National Post (National Edition)
PLUMMER FOUND DEPTH
RISING STAR HAD SOME DIFFICULT TIMES, BUT HE MELLOWED INTO GREATNESS
`I'm not going to croak yet,” Christopher Plummer said impishly in 1999. “I'm only 70.” He was in a Beverly Hills hotel suite, supposedly there to talk about his latest film, The Insider. Yet he seemed more anxious to reassure everybody that retirement was not in the cards.
Indeed, the most astonishing thing about Plummer, who died last week at the age of 91, was how productive and fulfilling his final years would be.
His hellraising days long behind him, he would deliver an astonishing quantity of film work during his final two decades and win his first Oscar at the age of 82 for Beginners.
But perhaps the most meaningful moments for him came when he returned to the place where his fame had really begun, to the classical ranks of Canada's Stratford Festival after an absence of 35 years.
He was reticent in telling the full story behind that absence, repeatedly insisting over the years that he simply wanted to move on after the 1967 season. But he did let slip a couple of revealing statements in 1999. Remain too long with a company and you outstay your welcome, he suggested. Then more significantly: “Stay too long in Stratford and you become an alcoholic.”
Plummer was in confident control of his life and art when he made a triumphant return as an aging, doom-haunted King Lear in 2002 — signalling that, in the golden autumn of his life, he had conquered the turbulence that had hastened his earlier exit, and reasserting his stature as one of the world's great classical actors.
In a quiet interview one afternoon, he admitted it had been an emotional homecoming. Over the years, his devotion to Stratford had remained paramount. And now, this courtly 74-year-old legend was trying to explain the reason — travelling back in memory to 1956 when the festival was still operating out of a giant tent and 28-year-old Chris Plummer was experiencing the defining summer of his life on a salary of less than $100 a week.
His performance as Henry V would bring him stardom, with The New York Herald-Tribune declaring that Plummer had “established himself as the most promising classical actor on the continent today.”
“I was nervous,” Plummer was later remembering. “I'd never played such a huge role, and I had to learn an immense amount in a very short time. It actually made me, that production. Even though I'd already been on Broadway, I now went back there with my name above the title. So I owe a lot to Stratford, that year, and that regime.”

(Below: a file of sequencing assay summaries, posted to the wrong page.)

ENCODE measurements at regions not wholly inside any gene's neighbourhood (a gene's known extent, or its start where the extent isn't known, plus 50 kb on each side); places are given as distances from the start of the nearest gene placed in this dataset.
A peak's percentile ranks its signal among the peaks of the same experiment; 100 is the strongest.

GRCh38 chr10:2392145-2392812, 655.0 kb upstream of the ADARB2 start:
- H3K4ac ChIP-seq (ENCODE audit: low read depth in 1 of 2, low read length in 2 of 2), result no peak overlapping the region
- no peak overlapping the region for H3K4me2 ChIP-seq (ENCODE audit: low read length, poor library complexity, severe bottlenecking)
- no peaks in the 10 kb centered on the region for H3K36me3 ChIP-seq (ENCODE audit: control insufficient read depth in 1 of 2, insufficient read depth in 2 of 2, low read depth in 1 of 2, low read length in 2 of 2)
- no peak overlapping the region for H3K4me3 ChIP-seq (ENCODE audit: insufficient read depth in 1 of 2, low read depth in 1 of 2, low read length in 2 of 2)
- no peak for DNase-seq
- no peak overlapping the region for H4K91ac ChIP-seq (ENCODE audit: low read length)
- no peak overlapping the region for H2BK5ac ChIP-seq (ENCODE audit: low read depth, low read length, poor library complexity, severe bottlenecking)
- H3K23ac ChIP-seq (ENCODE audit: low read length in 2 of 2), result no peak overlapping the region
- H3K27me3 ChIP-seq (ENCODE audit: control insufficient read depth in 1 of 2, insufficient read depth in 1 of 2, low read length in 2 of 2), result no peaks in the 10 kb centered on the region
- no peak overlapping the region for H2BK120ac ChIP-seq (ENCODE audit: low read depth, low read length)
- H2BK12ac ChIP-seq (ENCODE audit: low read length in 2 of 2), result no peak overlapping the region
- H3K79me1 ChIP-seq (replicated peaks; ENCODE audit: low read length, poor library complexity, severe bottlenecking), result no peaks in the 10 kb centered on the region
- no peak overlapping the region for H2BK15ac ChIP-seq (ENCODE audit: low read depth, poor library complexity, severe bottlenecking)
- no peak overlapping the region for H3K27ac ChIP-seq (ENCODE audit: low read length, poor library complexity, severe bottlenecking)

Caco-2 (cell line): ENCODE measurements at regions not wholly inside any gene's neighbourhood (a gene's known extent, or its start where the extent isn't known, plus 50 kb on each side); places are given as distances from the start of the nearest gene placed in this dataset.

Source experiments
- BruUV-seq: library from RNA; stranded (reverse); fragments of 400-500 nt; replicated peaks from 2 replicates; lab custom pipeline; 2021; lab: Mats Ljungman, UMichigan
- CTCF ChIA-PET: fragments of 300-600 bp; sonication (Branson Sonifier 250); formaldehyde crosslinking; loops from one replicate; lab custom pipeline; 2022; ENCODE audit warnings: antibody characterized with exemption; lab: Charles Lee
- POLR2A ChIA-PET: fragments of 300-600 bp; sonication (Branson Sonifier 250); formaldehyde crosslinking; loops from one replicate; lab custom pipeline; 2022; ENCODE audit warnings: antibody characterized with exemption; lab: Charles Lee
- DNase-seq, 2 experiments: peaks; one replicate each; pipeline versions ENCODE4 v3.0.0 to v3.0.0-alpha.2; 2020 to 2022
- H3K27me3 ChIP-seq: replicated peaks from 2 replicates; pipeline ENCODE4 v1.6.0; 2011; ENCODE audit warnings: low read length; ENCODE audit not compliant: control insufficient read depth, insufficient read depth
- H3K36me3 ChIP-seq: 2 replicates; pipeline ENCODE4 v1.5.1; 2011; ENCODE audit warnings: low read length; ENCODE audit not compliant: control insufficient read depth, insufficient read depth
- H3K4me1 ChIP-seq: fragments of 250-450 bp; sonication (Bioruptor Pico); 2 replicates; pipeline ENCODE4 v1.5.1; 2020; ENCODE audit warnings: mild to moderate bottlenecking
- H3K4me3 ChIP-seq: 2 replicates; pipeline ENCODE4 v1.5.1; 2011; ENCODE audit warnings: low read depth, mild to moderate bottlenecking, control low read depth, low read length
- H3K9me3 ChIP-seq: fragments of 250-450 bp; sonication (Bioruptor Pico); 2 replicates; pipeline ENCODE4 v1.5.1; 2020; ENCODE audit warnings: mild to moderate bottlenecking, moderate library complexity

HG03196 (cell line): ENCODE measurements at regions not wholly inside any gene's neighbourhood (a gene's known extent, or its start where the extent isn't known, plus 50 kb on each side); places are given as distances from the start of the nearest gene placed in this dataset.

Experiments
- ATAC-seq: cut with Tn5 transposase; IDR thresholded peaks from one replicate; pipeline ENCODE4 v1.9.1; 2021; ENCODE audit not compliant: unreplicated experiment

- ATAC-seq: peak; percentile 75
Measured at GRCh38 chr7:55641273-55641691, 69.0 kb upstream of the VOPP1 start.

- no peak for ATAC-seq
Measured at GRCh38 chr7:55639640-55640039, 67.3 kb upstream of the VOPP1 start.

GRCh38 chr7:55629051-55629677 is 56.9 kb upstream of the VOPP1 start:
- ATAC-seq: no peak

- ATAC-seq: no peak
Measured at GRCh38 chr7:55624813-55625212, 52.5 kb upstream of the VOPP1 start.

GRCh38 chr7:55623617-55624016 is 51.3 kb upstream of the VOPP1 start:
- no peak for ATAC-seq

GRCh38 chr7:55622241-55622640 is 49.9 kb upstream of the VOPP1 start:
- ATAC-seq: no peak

The festival entrusted him with major classical roles in the years that followed, but by 1967, he was becoming a problem. A highly touted production of Antony and Cleopatra received mixed reviews, with one critic likening Plummer's eccentric performance as Antony to Tarzan of the Apes. More ominously, many company members were fed up with his behaviour, and years later would still be ticking off the reasons: booze, arrogance, a lack of professionalism.
The disarming young Plummer of the 1950s had given way to an arrogant, hard-drinking prima donna, the kind of smartass who would take pride in disdainfully suggesting that The Sound of Music (in which he played Captain Von Trapp) be renamed The Sound of Mucus.
It was a time when Plummer's life became as self-destructive as those of favourite drinking buddies like Peter O'Toole and Robert Shaw. “I used to be a monster,” he told Maclean's magazine late in life. “In that respect, I suppose I have mellowed. It was just too exhausting to go on being a p---k.”
It was Plummer's third marriage, to former actress Elaine Taylor, that would bring him stability, endure for half a century and rescue his career. It would finally allow him to close a major gap in his life and return to the southern Ontario theatre that was his spiritual home and would welcome him back with genuine affection. Lear would be succeeded by further triumphs — Prospero in Shakespeare's The Tempest, Julius Caesar in Shaw's Caesar and Cleopatra.
Still, he found an amusing irony in the fact that it was King Lear that had brought him back. It was never on the list of plays he wanted to do. “Definitely not,” he chuckled in 2002. “I avoided it like the plague. I was hoping I would croak before I had to play King Lear, or else that I would outlive it and it would pass me by.”
Instead, Lear would bring him further glory — and further insight into himself and his art. “The play is extraordinarily human,” he said in 2002. And there were tears in his eyes.
PERHAPS THE MOST MEANINGFUL MOMENTS FOR HIM CAME WHEN HE RETURNED TO THE PLACE WHERE HIS FAME HAD REALLY BEGUN.